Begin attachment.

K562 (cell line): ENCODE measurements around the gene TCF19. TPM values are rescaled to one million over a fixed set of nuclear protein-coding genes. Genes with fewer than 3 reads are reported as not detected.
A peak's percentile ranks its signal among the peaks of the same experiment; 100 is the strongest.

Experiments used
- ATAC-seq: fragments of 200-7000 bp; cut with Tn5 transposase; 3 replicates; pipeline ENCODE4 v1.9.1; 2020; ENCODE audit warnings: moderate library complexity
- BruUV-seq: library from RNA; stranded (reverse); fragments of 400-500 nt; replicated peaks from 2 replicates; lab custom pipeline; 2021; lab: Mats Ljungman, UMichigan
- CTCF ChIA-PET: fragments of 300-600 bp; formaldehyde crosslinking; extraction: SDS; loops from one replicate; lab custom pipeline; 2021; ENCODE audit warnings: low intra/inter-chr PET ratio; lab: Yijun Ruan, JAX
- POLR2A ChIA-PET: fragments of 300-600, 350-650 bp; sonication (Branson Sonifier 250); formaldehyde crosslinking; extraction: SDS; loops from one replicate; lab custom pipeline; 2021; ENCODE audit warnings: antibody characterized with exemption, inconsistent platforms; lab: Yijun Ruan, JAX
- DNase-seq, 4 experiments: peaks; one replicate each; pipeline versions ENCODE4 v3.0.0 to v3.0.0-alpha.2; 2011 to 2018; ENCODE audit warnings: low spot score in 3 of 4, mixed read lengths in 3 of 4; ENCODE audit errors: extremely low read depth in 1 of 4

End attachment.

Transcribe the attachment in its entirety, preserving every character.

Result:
K562 (cell line): ENCODE measurements around the gene TCF19. TPM values are rescaled to one million over a fixed set of nuclear protein-coding genes. Genes with fewer than 3 reads are reported as not detected.
A peak's percentile ranks its signal among the peaks of the same experiment; 100 is the strongest.

Experiments used
- ATAC-seq: fragments of 200-7000 bp; cut with Tn5 transposase; 3 replicates; pipeline ENCODE4 v1.9.1; 2020; ENCODE audit warnings: moderate library complexity
- BruUV-seq: library from RNA; stranded (reverse); fragments of 400-500 nt; replicated peaks from 2 replicates; lab custom pipeline; 2021; lab: Mats Ljungman, UMichigan
- CTCF ChIA-PET: fragments of 300-600 bp; formaldehyde crosslinking; extraction: SDS; loops from one replicate; lab custom pipeline; 2021; ENCODE audit warnings: low intra/inter-chr PET ratio; lab: Yijun Ruan, JAX
- POLR2A ChIA-PET: fragments of 300-600, 350-650 bp; sonication (Branson Sonifier 250); formaldehyde crosslinking; extraction: SDS; loops from one replicate; lab custom pipeline; 2021; ENCODE audit warnings: antibody characterized with exemption, inconsistent platforms; lab: Yijun Ruan, JAX
- DNase-seq, 4 experiments: peaks; one replicate each; pipeline versions ENCODE4 v3.0.0 to v3.0.0-alpha.2; 2011 to 2018; ENCODE audit warnings: low spot score in 3 of 4, mixed read lengths in 3 of 4; ENCODE audit errors: extremely low read depth in 1 of 4